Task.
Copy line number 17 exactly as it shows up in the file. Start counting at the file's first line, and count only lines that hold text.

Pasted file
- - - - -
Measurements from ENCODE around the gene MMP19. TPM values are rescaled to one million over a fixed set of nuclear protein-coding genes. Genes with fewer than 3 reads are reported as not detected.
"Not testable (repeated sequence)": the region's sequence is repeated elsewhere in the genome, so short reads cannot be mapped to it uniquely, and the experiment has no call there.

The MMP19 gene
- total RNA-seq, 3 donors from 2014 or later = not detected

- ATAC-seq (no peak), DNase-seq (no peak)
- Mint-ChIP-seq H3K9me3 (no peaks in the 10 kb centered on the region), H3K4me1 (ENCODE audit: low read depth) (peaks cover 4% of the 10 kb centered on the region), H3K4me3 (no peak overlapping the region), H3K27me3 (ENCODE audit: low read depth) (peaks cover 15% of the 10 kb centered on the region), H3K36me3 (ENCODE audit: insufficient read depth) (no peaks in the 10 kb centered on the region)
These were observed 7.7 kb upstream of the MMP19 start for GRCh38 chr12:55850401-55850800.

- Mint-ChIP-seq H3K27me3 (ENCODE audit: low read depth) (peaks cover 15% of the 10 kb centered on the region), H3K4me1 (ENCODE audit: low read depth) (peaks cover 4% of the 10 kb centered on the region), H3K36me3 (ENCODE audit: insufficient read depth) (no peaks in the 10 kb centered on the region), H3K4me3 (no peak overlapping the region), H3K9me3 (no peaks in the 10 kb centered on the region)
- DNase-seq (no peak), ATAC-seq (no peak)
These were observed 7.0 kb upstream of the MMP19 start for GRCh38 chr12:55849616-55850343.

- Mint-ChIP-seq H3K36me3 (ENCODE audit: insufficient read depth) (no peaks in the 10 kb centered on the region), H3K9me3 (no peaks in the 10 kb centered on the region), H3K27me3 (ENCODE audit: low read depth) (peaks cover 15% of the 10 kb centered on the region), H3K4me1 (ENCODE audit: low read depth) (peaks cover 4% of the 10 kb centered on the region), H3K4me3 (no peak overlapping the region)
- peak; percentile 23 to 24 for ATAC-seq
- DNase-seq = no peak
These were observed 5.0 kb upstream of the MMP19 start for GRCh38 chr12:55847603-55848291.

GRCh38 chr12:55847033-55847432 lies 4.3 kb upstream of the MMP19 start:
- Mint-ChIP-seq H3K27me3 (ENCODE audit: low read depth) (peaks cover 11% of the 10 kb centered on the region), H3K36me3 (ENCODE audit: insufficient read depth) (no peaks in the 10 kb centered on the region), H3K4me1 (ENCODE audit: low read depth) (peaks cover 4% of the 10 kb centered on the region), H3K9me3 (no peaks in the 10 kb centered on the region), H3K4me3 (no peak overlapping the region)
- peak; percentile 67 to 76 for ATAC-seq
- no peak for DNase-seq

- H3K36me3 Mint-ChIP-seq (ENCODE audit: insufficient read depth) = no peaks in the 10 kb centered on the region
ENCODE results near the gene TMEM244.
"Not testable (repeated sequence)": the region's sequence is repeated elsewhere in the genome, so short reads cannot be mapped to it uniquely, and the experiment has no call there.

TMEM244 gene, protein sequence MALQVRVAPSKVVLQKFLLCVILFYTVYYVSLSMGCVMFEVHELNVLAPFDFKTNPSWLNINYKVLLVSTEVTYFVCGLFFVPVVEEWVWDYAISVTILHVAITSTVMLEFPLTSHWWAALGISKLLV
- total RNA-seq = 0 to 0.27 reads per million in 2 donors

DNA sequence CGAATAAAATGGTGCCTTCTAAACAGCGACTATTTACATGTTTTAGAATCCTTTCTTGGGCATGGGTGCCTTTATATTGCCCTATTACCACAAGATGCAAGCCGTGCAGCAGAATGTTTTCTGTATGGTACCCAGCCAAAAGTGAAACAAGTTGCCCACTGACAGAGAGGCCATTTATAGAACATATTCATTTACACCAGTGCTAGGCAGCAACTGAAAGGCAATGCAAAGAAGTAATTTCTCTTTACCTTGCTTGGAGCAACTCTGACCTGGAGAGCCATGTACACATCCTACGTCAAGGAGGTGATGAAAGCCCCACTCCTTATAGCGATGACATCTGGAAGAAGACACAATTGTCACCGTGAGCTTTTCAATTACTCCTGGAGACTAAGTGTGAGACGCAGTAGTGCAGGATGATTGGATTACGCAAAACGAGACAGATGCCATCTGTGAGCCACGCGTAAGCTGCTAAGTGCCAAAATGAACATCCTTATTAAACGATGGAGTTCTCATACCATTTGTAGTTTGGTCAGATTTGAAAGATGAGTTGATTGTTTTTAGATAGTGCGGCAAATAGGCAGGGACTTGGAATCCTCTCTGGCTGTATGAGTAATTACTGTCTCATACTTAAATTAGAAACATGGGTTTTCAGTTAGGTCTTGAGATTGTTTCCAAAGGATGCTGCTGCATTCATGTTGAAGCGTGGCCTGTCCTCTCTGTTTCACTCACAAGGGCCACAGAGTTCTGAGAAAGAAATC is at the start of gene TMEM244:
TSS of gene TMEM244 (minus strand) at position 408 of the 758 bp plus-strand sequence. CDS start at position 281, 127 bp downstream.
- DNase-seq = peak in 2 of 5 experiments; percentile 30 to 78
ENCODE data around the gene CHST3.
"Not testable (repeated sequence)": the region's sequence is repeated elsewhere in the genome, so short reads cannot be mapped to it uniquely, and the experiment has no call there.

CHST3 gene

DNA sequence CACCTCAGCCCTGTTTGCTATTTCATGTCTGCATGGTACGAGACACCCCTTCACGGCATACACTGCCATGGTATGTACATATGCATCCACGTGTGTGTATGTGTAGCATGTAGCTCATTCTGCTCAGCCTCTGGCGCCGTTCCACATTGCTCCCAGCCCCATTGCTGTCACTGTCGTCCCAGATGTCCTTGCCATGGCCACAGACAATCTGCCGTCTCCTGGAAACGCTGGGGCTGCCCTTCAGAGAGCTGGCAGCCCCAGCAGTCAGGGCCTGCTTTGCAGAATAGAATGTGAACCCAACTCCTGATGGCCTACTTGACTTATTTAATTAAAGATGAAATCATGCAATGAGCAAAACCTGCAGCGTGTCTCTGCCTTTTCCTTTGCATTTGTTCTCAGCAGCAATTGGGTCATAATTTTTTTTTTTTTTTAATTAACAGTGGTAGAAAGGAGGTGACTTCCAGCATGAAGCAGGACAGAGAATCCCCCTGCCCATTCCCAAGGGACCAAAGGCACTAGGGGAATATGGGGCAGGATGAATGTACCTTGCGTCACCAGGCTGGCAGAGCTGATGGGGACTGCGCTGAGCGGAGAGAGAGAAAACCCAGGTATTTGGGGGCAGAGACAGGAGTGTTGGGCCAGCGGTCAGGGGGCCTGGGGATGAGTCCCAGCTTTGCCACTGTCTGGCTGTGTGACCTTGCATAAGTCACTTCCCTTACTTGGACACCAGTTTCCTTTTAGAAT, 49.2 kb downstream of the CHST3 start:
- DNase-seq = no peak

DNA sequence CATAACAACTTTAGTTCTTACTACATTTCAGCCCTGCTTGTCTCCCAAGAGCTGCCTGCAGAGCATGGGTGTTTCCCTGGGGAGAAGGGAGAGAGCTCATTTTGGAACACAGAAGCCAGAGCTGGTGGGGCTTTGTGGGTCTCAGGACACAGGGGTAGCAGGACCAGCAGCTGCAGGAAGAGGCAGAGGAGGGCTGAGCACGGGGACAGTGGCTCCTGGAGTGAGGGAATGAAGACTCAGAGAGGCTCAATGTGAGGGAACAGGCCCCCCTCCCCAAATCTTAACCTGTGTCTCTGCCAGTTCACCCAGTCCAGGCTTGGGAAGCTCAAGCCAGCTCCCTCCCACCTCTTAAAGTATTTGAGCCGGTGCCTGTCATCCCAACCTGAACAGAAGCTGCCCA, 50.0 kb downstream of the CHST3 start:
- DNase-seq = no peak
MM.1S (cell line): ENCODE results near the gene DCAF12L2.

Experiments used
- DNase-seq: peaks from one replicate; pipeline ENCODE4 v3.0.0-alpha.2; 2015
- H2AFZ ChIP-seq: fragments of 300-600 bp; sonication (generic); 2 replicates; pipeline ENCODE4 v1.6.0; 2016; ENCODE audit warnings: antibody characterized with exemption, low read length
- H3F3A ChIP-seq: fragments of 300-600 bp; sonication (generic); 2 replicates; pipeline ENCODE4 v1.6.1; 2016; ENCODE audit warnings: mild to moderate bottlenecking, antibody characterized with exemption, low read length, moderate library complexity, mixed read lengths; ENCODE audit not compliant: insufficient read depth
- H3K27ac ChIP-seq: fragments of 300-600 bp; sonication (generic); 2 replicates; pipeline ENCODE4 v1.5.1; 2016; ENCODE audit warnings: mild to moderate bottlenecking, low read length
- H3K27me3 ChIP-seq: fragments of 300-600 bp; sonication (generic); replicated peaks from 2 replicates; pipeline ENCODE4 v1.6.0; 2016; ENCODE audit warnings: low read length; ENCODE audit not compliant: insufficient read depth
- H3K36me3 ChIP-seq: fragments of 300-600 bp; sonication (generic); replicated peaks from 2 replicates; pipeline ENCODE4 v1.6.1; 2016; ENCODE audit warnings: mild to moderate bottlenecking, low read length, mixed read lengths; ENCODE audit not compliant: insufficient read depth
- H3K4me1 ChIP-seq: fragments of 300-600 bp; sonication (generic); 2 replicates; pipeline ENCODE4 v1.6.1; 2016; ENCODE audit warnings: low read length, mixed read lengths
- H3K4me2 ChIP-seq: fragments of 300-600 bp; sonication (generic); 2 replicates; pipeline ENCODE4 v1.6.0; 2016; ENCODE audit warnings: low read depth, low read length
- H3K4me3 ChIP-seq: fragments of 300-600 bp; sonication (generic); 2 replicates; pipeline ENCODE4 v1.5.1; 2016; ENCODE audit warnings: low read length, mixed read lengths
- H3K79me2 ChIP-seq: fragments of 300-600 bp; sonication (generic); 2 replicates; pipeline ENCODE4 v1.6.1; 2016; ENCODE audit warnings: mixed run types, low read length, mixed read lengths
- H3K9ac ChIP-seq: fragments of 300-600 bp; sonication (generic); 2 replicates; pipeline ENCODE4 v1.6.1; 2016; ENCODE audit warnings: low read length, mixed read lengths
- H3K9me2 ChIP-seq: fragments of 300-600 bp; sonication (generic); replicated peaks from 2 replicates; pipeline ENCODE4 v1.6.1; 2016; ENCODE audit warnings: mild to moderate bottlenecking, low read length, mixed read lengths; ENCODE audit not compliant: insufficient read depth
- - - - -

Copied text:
- peak; percentile 67 to 76 for ATAC-seq